Doug, I thank you a bunch for the day-to-day inspiration you and your organization are providing. It's an honor to know of someone as yourself with such compassion and conviction who is an advocate for prisoners as myself with no-one to speak for them. Having you and your organization on my side makes a BIG difference. Thank you so much, man!

Mr. P

Wednesday, February 3, 2010

Some things never change

Here's a quote from Jimmy Hoffa in his day:

I can tell you this on a stack of Bibles: prisons are archaic, brutal, unregenerative, overcrowded hell holes where the inmates are treated like animals with absolutely not one humane thought given to what they are going to do once they are released. You're an animal in a cage and you're treated like one.

Today with your help, we're going to try to improve things, one prisoner at a time. Pray for HFP.

Tuesday, February 2, 2010

What would you suggest?

So you're sitting in my office. What advice do you have for this guy?

Mr. G. is a sex offender who was recently released into group housing, as his family has disowned him. He is about to run out of the MPRI housing placement. He has been working for a temp agency in Detroit, but the work isn't steady.

I know he has some college as well. He is quite discouraged, because if he doesn't get any income or another place to live, they told him they will put him in a county jail for 30 days, and then plug him back into the system for another go-around.

He has been actively seeking employment and housing opportunities. The Alpha House in Grand Rapids had no space.

If you aren't able to help Mr. G. at this time, please keep him in your prayers. He is barely treading water, and the system wants to put him back if he fails out here.

Thank you for your time and all you do for everyone!

And this time we don't know what to do.

Monday, February 1, 2010

It's time to talk

I want to tell you something.

There are many reasons why we sponsor a fund-raising project that may seem like it has more fun than substance. Are we exploiting a situation with a young lad who just happens to be one of the finest snowmobile racers in western Michigan, or is there good reason for it?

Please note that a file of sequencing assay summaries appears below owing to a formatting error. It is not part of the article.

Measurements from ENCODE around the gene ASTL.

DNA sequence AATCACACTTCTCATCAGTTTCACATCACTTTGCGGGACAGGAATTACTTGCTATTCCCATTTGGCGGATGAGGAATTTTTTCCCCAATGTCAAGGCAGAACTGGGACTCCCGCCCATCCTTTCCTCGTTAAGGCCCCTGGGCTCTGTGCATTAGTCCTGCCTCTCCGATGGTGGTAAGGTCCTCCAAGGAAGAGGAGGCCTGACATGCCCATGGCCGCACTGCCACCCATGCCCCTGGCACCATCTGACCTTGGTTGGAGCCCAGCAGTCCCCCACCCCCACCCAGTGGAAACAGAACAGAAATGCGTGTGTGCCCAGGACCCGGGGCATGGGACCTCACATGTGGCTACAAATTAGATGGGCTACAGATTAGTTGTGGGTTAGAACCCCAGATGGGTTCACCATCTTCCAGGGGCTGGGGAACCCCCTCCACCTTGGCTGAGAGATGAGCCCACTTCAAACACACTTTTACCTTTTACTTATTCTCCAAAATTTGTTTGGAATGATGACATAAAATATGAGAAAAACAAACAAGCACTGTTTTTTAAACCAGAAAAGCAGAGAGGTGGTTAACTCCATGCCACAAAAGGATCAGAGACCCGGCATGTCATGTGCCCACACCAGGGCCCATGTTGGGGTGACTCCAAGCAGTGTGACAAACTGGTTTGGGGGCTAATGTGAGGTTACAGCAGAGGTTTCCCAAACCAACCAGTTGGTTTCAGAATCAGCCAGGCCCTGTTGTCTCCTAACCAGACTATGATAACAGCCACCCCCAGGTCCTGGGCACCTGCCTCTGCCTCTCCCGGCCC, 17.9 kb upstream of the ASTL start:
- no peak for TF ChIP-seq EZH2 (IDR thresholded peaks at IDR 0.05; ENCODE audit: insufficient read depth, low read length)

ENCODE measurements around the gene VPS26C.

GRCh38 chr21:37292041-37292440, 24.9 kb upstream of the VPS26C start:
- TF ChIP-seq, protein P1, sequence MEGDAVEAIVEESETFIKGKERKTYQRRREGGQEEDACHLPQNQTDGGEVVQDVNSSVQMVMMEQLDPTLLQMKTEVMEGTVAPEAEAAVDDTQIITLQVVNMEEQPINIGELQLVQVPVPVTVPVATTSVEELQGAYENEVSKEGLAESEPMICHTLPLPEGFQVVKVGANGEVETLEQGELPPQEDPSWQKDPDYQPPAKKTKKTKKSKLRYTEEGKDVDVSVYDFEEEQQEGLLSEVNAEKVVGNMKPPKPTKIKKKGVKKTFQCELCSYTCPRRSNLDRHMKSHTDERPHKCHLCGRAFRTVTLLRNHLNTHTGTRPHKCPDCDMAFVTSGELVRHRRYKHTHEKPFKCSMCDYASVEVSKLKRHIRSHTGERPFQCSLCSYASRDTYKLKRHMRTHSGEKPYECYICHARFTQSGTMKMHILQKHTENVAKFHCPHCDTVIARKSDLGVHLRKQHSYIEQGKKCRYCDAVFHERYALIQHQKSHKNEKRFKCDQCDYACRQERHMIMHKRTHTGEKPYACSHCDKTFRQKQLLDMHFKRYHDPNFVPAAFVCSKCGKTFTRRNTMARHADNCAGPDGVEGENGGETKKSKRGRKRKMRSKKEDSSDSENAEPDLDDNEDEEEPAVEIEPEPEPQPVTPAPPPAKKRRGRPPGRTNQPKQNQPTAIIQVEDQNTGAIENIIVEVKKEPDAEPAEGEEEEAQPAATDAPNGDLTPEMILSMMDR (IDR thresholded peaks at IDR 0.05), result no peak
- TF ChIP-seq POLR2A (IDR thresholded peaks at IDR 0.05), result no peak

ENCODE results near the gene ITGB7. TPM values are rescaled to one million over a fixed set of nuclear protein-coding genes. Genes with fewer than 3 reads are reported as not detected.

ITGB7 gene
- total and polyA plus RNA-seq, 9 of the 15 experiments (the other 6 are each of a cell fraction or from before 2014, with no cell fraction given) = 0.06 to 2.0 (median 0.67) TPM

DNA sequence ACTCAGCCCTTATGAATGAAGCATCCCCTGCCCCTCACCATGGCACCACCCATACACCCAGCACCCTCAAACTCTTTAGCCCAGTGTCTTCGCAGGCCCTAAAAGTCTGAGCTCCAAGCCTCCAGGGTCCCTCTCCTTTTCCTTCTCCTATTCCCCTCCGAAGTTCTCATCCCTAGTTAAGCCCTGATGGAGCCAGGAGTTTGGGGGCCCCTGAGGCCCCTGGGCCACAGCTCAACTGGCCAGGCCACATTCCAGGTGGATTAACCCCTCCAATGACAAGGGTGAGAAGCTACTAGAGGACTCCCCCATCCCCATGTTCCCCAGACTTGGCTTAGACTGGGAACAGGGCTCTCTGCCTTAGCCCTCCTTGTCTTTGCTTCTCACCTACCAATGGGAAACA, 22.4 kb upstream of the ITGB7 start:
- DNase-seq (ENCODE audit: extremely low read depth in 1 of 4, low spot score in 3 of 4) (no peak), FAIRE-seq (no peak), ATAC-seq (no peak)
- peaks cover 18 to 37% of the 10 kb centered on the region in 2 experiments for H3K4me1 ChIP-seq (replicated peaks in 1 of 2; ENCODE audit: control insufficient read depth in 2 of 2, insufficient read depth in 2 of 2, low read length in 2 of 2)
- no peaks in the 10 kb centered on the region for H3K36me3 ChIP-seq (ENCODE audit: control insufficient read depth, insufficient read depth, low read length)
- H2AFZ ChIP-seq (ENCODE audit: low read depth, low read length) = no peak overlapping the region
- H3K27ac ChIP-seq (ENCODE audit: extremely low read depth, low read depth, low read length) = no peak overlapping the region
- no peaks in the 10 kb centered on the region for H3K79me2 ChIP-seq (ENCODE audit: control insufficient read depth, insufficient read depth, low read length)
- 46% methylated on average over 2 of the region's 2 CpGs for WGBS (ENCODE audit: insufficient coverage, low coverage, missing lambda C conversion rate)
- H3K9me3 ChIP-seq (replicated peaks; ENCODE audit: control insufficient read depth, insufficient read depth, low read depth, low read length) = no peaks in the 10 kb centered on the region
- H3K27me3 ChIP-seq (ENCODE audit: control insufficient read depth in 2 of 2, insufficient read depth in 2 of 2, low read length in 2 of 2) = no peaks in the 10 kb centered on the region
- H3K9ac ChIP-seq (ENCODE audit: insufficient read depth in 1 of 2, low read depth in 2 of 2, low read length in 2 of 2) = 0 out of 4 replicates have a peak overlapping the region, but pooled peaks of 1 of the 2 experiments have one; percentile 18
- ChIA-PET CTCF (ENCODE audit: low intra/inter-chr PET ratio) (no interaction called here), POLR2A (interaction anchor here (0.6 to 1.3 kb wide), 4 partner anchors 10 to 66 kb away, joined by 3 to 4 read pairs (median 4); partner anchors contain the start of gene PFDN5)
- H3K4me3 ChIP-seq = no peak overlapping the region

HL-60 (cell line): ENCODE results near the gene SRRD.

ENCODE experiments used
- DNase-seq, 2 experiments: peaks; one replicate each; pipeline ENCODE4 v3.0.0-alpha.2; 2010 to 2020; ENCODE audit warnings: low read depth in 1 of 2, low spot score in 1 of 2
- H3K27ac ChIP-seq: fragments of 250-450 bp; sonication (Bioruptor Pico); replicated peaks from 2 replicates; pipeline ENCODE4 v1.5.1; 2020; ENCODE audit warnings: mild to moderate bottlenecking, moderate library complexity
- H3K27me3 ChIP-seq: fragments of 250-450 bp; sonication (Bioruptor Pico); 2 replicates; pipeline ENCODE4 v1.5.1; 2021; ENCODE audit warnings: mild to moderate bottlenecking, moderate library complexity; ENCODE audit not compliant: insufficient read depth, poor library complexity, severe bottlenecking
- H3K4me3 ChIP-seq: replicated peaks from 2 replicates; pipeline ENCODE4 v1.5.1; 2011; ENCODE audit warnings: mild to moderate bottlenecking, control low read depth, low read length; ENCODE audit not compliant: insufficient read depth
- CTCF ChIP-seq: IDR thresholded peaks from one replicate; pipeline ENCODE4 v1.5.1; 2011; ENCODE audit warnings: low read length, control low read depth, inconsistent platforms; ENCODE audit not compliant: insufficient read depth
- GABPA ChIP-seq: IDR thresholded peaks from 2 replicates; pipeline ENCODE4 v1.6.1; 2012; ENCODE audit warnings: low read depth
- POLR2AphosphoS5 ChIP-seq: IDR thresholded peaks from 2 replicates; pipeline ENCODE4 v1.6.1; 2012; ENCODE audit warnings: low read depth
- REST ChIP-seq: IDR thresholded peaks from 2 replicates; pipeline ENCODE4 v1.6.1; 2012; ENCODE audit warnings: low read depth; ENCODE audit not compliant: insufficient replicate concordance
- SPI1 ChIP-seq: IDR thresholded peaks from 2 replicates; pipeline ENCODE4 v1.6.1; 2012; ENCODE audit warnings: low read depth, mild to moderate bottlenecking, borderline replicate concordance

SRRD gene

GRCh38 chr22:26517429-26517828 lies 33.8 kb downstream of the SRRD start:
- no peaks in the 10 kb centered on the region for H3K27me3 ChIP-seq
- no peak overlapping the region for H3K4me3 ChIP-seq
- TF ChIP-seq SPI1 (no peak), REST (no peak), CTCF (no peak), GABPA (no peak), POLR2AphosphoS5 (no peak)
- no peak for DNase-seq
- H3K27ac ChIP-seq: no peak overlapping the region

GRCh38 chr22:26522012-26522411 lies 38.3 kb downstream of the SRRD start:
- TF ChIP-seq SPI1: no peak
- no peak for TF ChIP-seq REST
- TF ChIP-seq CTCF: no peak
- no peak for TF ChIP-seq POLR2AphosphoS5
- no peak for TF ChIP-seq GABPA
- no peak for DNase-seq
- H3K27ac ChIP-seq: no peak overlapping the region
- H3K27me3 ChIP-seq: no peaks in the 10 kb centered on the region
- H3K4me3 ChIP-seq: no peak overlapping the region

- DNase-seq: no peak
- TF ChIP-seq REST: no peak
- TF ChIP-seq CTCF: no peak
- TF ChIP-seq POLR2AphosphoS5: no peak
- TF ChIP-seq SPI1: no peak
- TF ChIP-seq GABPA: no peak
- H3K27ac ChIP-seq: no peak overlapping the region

Sure, we

-like the extra publicity that shows up, even on sports pages
-love the fun of watching a youngster pass the adult racers at the finish line
-very much appreciate the pledges from people who want to support this lad & HFP


Here's why we go to these unusual efforts to keep dollars coming into our coffers.

On January I received a letter from a woman in prison who had given up. Diane had been locked up for 20 years, claiming innocence, and she felt her life had come to an end. She not only had given up on hope, she couldn't even see the glitter of a candle at the end of the tunnel. Said she: Some part of me gave up hope long ago, and I wonder if for some reason God decided this was to be my place on his earth. I don't know. I appreciate your kind words. Your selfless work will be rewarded.

HFP's job is not to give empty hope. That would be worse than a little white lie. That would violate everything we stand for. That would be an offense to him in whose name we labor each day.

And so I responded.

Today, on my desk, her reply. I give you words from the first paragraph: The first thing I want to do is thank you...for telling me you believe me, but more so, for giving me hope. I lost that feeling years ago. I just had to keep believing it intellectually in order to keep on going. You have given me true hope. HOPE! Today I have tears in my eyes, and HOPE IN MY HEART! Thank you for that!

Spencer, that's why your races are so important to us!

Friends of HFP, that's why your support is so critical during the lean months of the first quarter!

Spencer: A winner!